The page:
Buckhead Coalition Names Massell Successor

Buckhead Coalition Names Massell Successor

Former Atlanta mayor Sam Massell is retiring from his position as head of the Buckhead Coalition.

Sam Massell is retiring from leading the Buckhead Coalition for over 30 years.
Sam Massell is retiring from leading the Buckhead Coalition for over 30 years.

The Buckhead Coalition announced June 24 that Jim Durrett will succeed Sam Massell, who is retiring after serving as president for over 30 years.
Massell said of his successor, “Jim Durrett, the new president, does have his heart in the right place and you have to start there. I think he loves this community as I do.”

Durrett directs the Buckhead Community Improvement District and is on the board of MARTA, among other community leadership roles.

Formerly mayor of Atlanta from 1970 to 1974, Massell told the AJT the Buckhead Coalition has grown to become an umbrella for community issues and interests under his watch. The Coalition represents 100 local CEOS and advocates for a wide range of issues.

Massell said he started the Buckhead Coalition in 1988 “completely from scratch, meaning I was given the challenge to rent office space, to hire staff, to write the bylaws, to plan a budget and build an organization.” The purpose “has been to nurture the quality of life of those who live, visit, work and play in Buckhead.”

The Buckhead Coalition announced Jim Durrett as its new executive director.

In addition to its public information line, Massell said that one of the Coalition’s achievements was publishing the Buckhead Guidebook. Some of the revenue from advertising goes to local charities, and the goal of the guidebook is to disseminate information about Buckhead and answer questions people may have, Massell said. Other projects included putting around 60 dog sanitation stations throughout the community, controlling the noise level as the township grew, and placing defibrillators in public areas. “We were the first institute in the U.S. that placed external defibrillators where people were,” Massell said. With heavy traffic in urban areas preventing ambulances from moving quickly, he said defibrillators in churches, shopping centers, and other public spaces help to save lives.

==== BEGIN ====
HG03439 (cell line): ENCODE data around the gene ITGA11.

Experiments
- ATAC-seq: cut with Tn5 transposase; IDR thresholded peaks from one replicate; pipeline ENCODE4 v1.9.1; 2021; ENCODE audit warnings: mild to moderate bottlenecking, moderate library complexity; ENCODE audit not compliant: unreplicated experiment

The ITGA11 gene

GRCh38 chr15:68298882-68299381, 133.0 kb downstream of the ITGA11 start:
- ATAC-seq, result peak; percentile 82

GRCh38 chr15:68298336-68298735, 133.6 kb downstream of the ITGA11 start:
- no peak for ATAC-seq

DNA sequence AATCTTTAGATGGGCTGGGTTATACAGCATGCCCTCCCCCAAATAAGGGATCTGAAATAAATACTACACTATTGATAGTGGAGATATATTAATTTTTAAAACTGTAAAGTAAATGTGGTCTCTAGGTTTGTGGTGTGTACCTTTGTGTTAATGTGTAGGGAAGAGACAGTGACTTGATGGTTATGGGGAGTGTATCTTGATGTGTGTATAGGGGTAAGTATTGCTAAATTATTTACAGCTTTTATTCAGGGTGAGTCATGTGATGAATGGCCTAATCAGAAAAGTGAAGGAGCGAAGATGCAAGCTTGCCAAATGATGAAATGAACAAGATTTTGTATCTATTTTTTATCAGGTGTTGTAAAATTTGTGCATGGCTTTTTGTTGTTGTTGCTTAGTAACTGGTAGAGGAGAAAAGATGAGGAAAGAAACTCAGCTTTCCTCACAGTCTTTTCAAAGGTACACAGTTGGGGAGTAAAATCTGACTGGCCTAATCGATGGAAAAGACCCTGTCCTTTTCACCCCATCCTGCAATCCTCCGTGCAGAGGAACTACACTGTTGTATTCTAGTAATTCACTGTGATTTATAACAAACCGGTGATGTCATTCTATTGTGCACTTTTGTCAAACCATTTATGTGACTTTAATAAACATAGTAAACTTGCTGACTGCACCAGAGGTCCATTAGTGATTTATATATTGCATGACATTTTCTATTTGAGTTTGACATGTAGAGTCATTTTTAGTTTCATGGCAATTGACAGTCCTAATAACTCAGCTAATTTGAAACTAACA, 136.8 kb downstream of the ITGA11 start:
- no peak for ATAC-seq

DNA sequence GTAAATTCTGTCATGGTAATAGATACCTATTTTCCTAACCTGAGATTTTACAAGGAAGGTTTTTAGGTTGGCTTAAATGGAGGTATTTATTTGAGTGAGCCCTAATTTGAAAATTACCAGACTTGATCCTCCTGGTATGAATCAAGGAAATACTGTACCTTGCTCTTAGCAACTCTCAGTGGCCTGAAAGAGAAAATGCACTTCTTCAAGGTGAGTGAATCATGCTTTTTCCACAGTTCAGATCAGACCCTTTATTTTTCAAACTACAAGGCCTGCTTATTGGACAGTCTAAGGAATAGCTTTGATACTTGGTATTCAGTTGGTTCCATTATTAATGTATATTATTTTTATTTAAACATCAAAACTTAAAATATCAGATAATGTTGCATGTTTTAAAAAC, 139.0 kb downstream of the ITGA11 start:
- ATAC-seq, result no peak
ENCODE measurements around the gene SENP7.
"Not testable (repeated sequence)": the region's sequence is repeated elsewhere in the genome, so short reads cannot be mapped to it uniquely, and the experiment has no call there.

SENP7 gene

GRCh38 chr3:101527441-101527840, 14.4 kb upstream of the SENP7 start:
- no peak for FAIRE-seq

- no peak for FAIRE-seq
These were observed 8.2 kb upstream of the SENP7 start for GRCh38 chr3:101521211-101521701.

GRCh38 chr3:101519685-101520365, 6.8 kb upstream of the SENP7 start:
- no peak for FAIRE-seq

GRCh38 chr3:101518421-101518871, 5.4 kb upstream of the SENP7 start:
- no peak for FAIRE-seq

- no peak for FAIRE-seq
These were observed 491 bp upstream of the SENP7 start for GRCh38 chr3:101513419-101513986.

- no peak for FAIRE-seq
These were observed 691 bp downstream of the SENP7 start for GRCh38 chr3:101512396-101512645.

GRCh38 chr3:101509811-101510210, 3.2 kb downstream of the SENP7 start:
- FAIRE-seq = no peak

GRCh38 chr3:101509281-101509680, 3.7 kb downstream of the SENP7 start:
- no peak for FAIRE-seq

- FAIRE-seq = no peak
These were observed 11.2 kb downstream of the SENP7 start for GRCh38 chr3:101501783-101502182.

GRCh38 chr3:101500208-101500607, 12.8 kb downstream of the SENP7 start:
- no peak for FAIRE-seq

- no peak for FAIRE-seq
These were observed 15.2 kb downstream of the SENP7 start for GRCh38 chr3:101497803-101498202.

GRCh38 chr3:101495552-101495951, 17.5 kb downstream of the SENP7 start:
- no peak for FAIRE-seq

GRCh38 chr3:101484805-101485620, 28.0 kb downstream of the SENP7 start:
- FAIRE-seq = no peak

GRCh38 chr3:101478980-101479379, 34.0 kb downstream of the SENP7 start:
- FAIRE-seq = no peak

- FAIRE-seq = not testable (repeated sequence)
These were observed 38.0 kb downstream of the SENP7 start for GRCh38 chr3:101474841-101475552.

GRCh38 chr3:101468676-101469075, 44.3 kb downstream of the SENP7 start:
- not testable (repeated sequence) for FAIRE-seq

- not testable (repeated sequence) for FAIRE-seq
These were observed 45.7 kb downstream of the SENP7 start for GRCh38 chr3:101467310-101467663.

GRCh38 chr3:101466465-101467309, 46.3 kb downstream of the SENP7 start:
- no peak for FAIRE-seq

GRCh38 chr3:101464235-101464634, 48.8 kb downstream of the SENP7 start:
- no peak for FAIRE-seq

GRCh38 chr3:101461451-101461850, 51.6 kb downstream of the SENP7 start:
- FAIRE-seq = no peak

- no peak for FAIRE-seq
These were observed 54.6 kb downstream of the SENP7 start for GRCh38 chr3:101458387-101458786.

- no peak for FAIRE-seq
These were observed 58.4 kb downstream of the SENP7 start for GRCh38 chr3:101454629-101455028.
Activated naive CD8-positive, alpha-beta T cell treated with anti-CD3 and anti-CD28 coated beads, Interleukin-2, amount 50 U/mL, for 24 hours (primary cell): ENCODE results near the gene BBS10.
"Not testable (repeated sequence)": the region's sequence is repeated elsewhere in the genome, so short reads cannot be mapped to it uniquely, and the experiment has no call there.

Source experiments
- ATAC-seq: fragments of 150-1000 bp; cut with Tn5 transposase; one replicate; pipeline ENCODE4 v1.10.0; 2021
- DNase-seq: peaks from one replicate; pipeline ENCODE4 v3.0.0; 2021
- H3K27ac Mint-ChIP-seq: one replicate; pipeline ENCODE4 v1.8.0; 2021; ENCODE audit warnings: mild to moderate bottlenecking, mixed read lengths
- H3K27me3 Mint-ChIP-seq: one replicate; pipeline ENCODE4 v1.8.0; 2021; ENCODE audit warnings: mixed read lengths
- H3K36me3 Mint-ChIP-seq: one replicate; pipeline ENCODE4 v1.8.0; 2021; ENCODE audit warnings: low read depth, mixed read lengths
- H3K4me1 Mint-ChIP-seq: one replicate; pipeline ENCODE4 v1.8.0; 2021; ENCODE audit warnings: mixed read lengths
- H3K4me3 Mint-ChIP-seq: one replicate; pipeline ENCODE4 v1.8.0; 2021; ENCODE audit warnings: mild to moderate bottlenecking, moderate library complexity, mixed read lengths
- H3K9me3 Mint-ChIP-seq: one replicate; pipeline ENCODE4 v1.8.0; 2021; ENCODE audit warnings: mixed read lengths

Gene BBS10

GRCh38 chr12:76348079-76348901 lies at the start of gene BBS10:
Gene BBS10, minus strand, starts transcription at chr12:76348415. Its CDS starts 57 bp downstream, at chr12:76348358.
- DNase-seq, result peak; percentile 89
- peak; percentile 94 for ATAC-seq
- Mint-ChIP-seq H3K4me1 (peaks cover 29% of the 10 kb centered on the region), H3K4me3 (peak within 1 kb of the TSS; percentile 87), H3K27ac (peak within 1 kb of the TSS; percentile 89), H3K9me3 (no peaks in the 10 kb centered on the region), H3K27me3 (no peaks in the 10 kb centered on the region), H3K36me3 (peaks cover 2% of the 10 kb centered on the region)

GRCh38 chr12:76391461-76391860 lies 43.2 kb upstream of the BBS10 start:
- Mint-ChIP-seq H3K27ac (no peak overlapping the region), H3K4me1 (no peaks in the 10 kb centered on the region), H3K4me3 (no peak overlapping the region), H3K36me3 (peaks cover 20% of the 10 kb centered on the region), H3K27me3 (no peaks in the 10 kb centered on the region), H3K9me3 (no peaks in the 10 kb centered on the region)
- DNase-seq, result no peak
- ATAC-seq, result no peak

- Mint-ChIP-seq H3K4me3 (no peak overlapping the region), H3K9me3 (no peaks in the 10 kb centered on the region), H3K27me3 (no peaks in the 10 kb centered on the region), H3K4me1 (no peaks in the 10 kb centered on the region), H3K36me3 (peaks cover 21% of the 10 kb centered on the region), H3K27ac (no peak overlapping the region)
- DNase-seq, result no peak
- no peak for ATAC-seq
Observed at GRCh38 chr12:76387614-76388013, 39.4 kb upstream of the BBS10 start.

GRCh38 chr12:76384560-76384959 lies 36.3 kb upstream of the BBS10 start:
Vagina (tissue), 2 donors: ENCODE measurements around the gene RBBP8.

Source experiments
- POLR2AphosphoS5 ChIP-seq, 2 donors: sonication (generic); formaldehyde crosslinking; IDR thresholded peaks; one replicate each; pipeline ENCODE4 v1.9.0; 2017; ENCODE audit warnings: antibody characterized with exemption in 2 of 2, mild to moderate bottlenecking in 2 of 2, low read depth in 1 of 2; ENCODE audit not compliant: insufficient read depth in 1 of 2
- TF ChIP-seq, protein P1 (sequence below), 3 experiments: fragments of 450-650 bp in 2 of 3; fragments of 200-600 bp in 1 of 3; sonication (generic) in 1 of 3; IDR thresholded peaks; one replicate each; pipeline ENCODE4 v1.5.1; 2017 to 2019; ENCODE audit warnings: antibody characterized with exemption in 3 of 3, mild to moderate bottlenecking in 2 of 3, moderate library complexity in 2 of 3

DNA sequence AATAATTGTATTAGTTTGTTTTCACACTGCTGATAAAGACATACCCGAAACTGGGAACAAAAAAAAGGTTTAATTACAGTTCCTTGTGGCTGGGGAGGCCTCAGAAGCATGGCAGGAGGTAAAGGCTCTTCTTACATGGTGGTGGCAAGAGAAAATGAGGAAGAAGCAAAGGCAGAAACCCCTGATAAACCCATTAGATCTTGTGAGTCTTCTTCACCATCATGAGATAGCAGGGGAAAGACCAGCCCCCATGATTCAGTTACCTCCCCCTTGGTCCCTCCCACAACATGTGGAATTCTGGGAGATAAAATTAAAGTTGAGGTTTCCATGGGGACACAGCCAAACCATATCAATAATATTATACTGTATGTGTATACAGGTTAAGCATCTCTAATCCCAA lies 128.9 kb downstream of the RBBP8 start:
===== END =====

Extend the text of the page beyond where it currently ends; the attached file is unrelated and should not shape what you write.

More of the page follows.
When he was in government, Massell said he oversaw the peaceful transition of leadership positions from an all-white power structure to a predominantly Black city government. “We moved forward in a positive way, and although we have a long way to go, we head with good leadership,” he said of Atlanta.

Massell said the Buckhead Coalition saw a similar emphasis on diverse leadership. “I was pleased that we have initiated several Jewish members since I started, as well as women of whatever faith, and African Americans. The idea that I learned from good government is you try to represent everybody you can and give all a voice.

“Bringing in people with different viewpoints who can make a contribution by supporting the cause and giving us their wisdom was important to the organization,” he said.

Massell is currently quarantining with his wife but is continuing to work with the Buckhead Coalition as they bring materials to his home. He said the organization will see a completely different formation when he retires, but he thinks the new leadership will be strong and show great guidance for the coalition.

“I can brag about this group. These fine guys and gals have allowed me to operate this and manage it for 32 years,” he said. I’ve had a good gig and I wish all of them the best.”

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